From past experience, I believe the longer roasts will be smooth and mellow with lots of chocolate. I don't mind this result, but enjoy some fruitiness with caramel and toffee sweetness. I think my sweet spot will be in the 700-900g range.
If the beans you are using are from CS, then the results for your SO are similar in the cup to what I have found in the past. Smooth and mellow, good for a base, but requires the addition of other origins to achieve balance in the cup. As a SO espresso, rather bland, given the current choice of beans available elsewhere, albeit at a higher price.
The KKTO is great for pre roast blending, and the practice of a five minute pre roast "drying stage" at the lowest temp setting, helps ensure a nice even roast.
I still have a lot of testing to do with SO's on the KKTO. I find the Baby roaster produced better results for Yemen, with more fruit and berry flavours dominant, but as stated, I am still experimenting.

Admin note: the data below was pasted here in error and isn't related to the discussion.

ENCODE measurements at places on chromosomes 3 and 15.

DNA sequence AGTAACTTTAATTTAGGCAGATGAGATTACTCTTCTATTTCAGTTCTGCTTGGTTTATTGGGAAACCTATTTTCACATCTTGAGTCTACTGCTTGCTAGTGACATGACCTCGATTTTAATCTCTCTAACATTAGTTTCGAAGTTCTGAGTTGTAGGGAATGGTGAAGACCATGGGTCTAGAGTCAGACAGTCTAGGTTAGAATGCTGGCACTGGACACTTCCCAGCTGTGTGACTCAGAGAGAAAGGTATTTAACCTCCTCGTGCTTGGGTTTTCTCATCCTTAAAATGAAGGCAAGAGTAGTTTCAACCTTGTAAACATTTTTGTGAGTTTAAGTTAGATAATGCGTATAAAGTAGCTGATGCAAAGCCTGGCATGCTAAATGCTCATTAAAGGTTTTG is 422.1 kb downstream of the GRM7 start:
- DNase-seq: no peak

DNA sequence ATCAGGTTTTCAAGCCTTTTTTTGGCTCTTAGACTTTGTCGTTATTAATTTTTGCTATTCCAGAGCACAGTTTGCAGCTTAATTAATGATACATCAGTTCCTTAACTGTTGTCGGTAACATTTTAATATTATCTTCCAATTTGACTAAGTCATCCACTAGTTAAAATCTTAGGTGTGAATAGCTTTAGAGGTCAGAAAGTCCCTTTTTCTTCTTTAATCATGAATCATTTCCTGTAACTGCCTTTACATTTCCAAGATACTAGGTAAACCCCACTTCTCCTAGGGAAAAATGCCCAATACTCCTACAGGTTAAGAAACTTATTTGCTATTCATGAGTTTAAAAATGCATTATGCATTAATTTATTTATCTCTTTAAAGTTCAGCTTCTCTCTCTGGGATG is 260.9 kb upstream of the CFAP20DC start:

I have had great results with Indonesian beans, but am still searching for the one that will yield body and sweetness without too much earthiness and spice. In the baby roaster these "notes" were too dominant for my liking.
Overall, an excellent roasting platform.
My goal is to learn all the quirks of the roaster (ideal batch size, ramp times etc), and then fine tune my blend.

I think the Turbo Ovens are a perfect heat source for convection roasting, and a sweet, clean cup is achievable. I would be interested in the results in the cup from a heat gun source, and how much difference there is from the TO.
1 Grp Bosco; Macap M4D; Gino Rossi RR65; FZ-RR 700 Baby Roaster, KKTO.